Three government agencies will pool information in a bid to slash the number of people wanted by police while claiming benefits.
Social Development Minister Paula Bennett signalled during the election campaign that the Government wanted to stop payments to beneficiaries subject to arrest warrants.
She confirmed the policy yesterday, announcing an agreement for her ministry to share information with the police and Ministry of Justice.
Justice Minister Judith Collins said the move was critical to ensuring beneficiaries wanted by police "face up to their responsibilities".
More than 8000 of about 15,000 people subject to arrest warrants are on a benefit.
Mrs Bennett said 58 per cent of people with outstanding warrants clear them within 28 days. The new rules would given them an extra 10 days to clear or challenge the warrant before their benefit is stopped.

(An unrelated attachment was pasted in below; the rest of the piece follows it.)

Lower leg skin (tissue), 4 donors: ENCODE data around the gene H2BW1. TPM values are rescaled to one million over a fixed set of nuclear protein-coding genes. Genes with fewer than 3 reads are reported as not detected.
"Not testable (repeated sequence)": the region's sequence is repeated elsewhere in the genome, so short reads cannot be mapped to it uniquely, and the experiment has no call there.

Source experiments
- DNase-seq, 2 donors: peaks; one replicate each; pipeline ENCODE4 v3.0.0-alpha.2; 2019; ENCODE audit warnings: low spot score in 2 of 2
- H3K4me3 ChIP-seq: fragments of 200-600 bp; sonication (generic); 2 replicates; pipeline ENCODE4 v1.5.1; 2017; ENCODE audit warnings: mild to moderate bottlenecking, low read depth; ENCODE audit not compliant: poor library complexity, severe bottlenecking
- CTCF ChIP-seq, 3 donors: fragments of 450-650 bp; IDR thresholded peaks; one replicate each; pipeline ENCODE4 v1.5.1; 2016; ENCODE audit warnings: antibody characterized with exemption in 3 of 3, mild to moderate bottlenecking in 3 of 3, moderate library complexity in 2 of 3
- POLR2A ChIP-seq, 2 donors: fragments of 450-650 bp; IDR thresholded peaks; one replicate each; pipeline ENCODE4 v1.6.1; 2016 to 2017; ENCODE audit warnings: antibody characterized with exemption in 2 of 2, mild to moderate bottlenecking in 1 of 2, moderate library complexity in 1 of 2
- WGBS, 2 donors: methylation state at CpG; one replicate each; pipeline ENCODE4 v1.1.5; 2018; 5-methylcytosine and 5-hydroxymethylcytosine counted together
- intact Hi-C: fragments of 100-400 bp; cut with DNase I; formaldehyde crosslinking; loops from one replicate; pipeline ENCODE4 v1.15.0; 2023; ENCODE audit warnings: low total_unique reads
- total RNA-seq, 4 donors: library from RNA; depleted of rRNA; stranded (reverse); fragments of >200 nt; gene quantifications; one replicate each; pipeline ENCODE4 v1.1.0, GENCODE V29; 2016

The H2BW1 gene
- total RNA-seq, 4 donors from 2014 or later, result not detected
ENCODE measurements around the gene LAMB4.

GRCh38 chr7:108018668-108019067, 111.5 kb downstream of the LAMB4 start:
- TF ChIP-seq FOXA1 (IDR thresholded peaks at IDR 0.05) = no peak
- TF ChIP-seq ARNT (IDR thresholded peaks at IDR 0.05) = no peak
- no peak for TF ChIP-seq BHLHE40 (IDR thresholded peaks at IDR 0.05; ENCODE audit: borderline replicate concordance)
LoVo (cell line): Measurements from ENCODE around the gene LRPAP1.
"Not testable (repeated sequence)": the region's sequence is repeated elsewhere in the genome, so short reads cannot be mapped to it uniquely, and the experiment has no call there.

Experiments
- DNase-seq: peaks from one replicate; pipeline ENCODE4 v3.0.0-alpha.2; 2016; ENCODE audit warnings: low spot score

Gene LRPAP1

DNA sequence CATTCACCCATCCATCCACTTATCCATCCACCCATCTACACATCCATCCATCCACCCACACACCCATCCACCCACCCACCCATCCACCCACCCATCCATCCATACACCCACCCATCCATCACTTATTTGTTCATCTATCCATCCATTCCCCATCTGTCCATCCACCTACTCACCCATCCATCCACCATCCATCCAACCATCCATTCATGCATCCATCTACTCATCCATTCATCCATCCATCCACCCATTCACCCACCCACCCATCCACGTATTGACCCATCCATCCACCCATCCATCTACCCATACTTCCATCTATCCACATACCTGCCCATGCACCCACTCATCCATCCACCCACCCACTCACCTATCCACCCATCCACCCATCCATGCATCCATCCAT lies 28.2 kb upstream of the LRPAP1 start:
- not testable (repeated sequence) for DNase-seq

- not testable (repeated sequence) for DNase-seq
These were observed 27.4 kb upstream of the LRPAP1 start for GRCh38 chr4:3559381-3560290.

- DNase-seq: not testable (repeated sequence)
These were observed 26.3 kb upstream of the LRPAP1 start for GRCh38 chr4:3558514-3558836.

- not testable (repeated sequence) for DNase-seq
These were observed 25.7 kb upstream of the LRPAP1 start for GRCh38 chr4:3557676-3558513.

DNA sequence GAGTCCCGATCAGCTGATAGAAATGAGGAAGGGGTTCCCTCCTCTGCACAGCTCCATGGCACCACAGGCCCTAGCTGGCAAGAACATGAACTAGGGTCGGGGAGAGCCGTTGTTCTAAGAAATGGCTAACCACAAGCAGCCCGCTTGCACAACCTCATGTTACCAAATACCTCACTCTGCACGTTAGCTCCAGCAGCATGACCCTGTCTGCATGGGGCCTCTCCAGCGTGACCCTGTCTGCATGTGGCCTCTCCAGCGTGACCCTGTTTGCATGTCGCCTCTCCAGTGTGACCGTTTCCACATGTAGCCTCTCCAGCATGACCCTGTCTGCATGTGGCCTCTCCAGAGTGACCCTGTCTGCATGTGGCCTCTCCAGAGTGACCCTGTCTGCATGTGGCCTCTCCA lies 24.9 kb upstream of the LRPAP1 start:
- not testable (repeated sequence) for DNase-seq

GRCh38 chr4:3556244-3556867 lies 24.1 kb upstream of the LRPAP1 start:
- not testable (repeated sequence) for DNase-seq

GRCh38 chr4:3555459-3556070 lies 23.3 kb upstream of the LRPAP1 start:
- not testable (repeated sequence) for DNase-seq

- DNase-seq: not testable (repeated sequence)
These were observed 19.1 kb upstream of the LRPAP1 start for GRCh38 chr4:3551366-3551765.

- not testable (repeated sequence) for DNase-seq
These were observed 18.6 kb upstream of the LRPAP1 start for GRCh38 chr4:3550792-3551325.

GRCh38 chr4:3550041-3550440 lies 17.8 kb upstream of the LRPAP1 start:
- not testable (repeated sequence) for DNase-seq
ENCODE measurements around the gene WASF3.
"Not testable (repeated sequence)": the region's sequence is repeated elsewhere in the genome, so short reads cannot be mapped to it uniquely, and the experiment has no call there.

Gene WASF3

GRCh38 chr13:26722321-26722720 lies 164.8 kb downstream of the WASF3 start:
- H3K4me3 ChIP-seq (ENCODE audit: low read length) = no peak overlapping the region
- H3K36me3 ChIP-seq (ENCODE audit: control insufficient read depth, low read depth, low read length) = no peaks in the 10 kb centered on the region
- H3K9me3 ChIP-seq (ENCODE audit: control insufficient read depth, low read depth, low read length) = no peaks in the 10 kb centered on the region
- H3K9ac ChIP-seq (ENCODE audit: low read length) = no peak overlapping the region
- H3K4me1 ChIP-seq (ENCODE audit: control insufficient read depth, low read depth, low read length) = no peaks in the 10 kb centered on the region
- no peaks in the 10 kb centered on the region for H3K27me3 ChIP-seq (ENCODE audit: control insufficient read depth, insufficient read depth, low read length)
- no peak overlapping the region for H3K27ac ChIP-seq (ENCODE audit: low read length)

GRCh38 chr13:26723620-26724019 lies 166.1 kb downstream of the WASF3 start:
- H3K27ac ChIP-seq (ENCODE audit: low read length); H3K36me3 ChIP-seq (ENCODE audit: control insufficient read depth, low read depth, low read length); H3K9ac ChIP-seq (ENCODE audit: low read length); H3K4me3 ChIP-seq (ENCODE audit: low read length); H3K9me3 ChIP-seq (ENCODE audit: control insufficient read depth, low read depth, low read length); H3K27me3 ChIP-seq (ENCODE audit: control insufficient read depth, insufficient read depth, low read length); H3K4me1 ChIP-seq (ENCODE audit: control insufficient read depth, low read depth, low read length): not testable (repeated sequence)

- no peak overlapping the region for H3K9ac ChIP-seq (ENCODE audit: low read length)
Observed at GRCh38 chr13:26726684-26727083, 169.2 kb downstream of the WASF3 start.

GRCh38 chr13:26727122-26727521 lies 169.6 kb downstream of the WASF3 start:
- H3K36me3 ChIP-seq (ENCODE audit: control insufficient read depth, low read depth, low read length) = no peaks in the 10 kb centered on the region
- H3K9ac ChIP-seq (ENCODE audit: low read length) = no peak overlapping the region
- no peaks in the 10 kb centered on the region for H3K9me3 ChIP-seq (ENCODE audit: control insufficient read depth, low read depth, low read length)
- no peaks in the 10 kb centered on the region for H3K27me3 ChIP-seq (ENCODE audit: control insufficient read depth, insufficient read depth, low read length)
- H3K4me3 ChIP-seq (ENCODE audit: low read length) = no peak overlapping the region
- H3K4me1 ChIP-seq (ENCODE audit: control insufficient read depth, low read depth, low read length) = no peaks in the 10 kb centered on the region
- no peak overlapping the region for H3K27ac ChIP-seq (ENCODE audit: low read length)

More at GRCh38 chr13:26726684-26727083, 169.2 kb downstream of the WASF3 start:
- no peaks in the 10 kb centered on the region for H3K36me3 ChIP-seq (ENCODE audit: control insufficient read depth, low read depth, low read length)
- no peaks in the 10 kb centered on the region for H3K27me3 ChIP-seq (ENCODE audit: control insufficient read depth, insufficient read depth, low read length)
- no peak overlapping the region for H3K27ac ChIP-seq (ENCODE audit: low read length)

Mrs Bennett said the policy, which had a "minimal" $139,000 annual administration cost, was about people doing the right thing and coming forward to authorities.
She said it was not beneficiary bashing.
Green Party co-leader Metiria Turei said the policy was a distraction and was deliberately released on the last day of the Public Health Association's conference on inequality and child poverty in Wellington.
"It is dog whistling, and typical tactics from Paula to try and avoid the real issue of child poverty, which as Minister of Social Development she has a responsibility for addressing, but is refusing to do so."
The policy would make no difference to those on the run from police, as they generally would not be meeting their Work and Income obligations, Ms Turei said.
"This whole illusion of toughening up is just that, an illusion. This is a stunningly useless distraction to avoid the Government's failures."